We have all heard the term “Walk the walk and talk the talk.” This is leading a life of integrity. But when people lack integrity they are inconsistent in their actions, values and principles. They don’t adhere to their moral convictions or their code of honor. They are incongruent with their thoughts, feelings and words.
How many times have we met people who lacked integrity? Friends who say they will always have your back, but when times get tough they walk away. Or people who disagree with you, who choose to publicly criticize you instead of approaching you? People who claim to have integrity, but don’t pay their debts. Or people who claim to have a faith, but unethically run a business or cheat on their taxes?
We live in a world in which people judge without a second thought, a community that feigns compassion, and a society comprised of people who make decisions based on “what’s in it for me?”
Does this sound cynical? If so, ask yourself these questions: “Do I say what I mean, mean what I say, and follow through with what I say I am going to do?”
“Do I practice what I preach?”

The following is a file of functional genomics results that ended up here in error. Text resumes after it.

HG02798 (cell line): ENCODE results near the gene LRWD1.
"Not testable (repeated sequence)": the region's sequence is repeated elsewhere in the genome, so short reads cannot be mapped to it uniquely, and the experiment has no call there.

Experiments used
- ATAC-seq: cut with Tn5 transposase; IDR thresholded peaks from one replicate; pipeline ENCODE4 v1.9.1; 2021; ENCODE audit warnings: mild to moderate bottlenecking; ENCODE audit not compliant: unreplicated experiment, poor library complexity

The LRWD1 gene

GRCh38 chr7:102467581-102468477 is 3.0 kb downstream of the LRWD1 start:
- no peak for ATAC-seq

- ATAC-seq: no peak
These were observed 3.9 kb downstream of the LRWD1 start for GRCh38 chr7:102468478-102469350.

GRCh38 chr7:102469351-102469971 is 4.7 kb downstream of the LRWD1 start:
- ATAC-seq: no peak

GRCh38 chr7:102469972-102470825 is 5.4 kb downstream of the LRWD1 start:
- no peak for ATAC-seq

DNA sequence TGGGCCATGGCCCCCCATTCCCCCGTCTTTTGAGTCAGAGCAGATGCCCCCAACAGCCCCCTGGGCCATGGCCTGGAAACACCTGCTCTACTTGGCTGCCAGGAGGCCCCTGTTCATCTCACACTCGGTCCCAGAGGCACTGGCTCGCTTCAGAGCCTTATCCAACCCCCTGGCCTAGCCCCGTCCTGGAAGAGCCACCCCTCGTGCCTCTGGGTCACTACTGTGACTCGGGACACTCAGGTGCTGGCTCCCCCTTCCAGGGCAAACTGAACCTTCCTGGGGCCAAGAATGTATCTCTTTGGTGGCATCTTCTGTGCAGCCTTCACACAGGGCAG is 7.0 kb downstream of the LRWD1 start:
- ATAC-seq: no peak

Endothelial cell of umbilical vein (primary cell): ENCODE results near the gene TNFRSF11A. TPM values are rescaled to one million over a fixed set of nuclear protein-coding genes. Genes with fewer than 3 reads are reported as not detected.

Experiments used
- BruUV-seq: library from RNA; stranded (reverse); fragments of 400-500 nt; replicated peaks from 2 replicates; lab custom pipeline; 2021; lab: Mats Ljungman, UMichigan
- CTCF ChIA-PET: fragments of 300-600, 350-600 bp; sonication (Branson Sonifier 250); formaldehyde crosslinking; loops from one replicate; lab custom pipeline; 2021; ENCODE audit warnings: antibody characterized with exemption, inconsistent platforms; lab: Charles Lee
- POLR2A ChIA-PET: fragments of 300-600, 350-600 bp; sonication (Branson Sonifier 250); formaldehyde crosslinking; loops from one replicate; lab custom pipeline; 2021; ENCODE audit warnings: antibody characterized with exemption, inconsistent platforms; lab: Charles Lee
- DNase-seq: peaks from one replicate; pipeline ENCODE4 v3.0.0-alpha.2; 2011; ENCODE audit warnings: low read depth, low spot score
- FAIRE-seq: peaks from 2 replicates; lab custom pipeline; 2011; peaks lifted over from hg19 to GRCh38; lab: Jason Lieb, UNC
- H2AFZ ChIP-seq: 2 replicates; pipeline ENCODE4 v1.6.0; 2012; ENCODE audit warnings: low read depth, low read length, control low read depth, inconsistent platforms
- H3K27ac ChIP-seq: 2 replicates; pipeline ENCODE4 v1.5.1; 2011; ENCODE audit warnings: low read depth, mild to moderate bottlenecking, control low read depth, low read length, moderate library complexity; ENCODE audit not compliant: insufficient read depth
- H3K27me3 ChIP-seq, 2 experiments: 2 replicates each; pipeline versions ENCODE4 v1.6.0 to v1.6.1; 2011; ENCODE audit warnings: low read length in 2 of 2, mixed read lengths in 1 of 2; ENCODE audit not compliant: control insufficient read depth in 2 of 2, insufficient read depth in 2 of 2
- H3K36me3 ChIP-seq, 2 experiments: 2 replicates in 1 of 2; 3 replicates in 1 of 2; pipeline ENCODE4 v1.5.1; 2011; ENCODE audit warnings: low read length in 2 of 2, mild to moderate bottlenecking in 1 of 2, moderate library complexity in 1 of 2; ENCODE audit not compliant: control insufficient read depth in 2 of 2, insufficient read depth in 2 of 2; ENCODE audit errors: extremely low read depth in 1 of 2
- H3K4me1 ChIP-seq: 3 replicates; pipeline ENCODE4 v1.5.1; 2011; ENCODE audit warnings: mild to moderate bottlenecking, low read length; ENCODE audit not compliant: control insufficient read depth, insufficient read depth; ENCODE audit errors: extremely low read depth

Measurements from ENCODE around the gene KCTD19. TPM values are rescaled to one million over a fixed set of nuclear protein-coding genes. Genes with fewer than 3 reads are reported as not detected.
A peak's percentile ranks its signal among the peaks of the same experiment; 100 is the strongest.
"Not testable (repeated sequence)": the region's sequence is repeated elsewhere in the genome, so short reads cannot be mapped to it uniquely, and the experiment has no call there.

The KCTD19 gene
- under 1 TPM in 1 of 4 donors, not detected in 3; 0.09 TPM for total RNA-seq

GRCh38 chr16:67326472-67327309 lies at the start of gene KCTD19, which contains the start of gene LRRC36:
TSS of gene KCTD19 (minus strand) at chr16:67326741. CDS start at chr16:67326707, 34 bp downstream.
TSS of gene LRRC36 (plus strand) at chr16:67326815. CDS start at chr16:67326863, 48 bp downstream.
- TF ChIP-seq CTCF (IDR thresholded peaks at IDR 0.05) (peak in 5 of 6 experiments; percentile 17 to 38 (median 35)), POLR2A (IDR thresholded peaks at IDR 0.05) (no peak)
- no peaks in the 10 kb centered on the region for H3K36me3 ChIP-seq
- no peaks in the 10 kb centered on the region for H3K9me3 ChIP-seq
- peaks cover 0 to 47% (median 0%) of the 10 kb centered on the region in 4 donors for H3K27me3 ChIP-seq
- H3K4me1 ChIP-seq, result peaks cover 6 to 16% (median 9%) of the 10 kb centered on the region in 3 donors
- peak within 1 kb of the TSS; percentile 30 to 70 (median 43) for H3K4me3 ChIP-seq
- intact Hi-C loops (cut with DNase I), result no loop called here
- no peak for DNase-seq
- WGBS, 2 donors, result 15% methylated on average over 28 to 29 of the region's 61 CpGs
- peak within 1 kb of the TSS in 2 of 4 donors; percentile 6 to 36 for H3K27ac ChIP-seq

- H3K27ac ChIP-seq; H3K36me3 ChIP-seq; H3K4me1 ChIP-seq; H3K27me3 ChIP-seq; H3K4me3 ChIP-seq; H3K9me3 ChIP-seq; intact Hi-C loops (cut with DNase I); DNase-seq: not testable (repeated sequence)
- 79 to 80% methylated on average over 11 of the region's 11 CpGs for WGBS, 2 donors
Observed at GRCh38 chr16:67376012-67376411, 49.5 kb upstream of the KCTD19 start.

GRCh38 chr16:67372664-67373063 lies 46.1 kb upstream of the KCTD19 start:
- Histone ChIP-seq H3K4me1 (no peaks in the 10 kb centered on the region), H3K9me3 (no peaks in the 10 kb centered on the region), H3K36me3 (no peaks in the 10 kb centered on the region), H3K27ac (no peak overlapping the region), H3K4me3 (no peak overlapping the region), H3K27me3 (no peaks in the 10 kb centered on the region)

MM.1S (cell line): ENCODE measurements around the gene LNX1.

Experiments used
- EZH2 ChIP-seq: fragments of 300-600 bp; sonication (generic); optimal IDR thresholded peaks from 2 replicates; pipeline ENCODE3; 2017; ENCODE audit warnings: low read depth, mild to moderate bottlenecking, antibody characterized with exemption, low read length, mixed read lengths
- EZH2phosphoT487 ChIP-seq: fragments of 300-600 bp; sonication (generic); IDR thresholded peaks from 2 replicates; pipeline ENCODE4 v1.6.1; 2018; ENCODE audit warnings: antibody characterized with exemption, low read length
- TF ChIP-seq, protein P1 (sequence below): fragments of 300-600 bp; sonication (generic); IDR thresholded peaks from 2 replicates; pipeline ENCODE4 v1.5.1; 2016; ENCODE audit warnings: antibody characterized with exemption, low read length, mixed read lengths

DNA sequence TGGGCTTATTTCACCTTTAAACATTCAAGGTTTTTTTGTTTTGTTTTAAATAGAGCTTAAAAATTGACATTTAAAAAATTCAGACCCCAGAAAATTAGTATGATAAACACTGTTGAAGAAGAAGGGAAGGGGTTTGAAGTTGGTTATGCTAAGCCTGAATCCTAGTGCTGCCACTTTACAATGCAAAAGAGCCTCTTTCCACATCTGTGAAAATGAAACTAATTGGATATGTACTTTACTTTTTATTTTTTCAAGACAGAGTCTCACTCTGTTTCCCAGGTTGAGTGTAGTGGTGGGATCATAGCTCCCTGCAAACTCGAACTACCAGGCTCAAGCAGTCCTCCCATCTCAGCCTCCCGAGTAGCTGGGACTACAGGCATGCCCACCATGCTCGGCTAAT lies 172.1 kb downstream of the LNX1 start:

“Do I follow the same rules that I place on others?”
Just a few decades ago, promises and contracts were sealed by a simple handshake. Your word was all you had. Today, people break contracts without a second thought.
Your first thoughts might be, “Does this really matter? How does this affect us as a community or as a society.”
Think of this: If your word means nothing, then how can you be trusted? If you can’t be trusted how can you trust others?
Honesty and integrity are the foundations of trust. To trust you must be vulnerable. Vulnerability allows us to accept our imperfections and, therefore, accept the imperfections of others. If we don’t trust others, we show the world that we are unwilling to get close. Therefore, our relationships would become pretty shallow and superficial. And without relationships our world would be a very lonely place in which to reside.
To connect with others and have strong relationships, we must first examine ourselves, look at the characteristics we like to change, and embrace the positive attributes that we possess. If changes are to be made they must begin with each of us. We must be authentic and vulnerable. We must take risks and let go of fear. We must start with baby steps, moving forward just one day at a time, confident that we will stand up for what we believe in.
We must stop “talking the talk” and be determined to “walk the walk.” Then we can make positive steps to be the person we claim to be.
Ahwatukee Foothills resident Kristina Welker is a doctor of psychology, a licensed therapist and member of the Ahwatukee Behavioral Health Network. Contact her at (480) 893-6767 or firstname.lastname@example.org.